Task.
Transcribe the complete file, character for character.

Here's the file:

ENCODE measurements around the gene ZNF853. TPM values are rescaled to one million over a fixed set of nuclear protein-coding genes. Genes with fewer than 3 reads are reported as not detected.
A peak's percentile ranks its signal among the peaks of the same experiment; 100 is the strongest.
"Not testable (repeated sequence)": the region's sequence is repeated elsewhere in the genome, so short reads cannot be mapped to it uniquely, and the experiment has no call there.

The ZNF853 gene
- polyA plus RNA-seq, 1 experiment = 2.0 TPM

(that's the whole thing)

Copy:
ENCODE measurements around the gene ZNF853. TPM values are rescaled to one million over a fixed set of nuclear protein-coding genes. Genes with fewer than 3 reads are reported as not detected.
A peak's percentile ranks its signal among the peaks of the same experiment; 100 is the strongest.
"Not testable (repeated sequence)": the region's sequence is repeated elsewhere in the genome, so short reads cannot be mapped to it uniquely, and the experiment has no call there.

The ZNF853 gene
- polyA plus RNA-seq, 1 experiment = 2.0 TPM